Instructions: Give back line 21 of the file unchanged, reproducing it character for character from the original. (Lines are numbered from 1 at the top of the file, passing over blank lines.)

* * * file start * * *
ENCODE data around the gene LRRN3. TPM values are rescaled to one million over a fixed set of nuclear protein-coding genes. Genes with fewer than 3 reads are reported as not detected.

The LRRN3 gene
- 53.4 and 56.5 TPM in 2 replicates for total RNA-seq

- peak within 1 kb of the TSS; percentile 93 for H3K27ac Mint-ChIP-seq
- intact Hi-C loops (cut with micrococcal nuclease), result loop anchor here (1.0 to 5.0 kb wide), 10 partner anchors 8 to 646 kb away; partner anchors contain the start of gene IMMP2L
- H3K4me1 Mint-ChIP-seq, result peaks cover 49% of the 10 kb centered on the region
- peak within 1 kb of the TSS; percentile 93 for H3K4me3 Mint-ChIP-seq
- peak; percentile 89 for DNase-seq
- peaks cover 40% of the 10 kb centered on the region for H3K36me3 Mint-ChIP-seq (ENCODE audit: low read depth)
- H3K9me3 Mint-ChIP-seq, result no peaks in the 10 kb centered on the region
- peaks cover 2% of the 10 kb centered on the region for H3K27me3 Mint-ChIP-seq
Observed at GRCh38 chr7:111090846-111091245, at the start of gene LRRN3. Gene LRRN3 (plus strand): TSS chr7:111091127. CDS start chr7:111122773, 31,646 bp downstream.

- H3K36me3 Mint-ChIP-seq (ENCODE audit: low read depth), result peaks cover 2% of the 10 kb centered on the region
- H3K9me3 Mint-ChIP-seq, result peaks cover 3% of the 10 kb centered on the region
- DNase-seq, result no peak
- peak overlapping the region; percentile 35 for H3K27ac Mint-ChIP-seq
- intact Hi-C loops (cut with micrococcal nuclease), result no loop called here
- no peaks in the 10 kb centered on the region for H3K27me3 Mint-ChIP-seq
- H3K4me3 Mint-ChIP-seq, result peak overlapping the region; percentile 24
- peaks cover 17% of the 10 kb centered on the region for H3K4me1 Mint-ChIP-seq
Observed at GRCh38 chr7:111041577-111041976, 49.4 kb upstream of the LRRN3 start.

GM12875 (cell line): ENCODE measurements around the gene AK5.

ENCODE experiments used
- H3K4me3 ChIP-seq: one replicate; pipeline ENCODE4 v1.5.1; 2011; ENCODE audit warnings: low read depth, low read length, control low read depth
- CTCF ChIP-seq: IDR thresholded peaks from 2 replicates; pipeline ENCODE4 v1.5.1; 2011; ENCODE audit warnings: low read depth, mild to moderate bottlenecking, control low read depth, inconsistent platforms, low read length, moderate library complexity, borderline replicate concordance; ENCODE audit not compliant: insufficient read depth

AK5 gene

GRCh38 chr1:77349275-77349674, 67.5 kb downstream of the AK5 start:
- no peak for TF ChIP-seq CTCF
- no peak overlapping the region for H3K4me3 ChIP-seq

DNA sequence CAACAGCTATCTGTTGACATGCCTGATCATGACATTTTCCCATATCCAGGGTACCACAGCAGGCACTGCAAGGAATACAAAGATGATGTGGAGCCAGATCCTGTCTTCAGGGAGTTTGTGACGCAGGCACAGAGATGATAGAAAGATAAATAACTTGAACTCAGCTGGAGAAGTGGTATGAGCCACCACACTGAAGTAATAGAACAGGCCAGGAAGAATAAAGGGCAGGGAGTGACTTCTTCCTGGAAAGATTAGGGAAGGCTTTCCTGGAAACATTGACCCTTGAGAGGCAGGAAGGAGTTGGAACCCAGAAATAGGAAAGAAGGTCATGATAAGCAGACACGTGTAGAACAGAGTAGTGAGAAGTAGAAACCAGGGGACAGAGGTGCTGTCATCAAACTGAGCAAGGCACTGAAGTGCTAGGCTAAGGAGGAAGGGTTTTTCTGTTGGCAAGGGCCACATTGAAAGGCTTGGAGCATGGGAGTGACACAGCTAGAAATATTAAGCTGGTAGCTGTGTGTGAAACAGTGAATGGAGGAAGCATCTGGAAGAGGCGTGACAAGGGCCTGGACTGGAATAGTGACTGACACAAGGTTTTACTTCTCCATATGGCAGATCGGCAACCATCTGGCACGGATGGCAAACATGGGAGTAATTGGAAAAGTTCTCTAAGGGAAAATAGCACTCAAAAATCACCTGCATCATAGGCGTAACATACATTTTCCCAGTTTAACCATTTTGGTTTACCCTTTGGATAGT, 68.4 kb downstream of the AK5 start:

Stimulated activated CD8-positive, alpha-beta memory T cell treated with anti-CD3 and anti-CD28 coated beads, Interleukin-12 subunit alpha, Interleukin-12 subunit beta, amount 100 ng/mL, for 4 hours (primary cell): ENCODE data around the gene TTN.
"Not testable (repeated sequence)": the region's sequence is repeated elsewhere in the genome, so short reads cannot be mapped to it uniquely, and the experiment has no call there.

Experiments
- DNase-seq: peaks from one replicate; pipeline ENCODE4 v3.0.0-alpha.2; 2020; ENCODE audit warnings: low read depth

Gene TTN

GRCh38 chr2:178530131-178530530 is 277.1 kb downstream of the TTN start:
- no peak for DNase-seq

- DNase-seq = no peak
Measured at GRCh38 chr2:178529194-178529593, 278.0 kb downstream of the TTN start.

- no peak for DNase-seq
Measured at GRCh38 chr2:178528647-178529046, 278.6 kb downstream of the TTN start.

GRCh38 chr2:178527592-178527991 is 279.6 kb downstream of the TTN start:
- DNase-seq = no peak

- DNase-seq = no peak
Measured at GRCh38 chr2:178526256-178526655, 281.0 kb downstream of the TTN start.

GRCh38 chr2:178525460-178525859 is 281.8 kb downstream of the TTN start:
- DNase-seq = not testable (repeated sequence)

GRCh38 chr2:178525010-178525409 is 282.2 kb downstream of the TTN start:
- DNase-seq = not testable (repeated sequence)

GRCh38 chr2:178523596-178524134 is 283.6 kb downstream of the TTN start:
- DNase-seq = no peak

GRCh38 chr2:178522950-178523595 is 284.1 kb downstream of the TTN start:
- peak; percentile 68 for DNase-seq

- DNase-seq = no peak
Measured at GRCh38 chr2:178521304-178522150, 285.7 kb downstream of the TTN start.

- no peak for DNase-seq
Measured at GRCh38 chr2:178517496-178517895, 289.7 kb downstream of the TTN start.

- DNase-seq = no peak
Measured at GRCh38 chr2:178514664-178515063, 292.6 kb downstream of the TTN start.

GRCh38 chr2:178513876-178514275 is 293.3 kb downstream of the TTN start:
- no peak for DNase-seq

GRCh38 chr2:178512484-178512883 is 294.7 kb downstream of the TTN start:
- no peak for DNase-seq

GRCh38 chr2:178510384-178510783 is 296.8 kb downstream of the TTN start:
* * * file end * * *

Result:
Observed at GRCh38 chr7:111041577-111041976, 49.4 kb upstream of the LRRN3 start.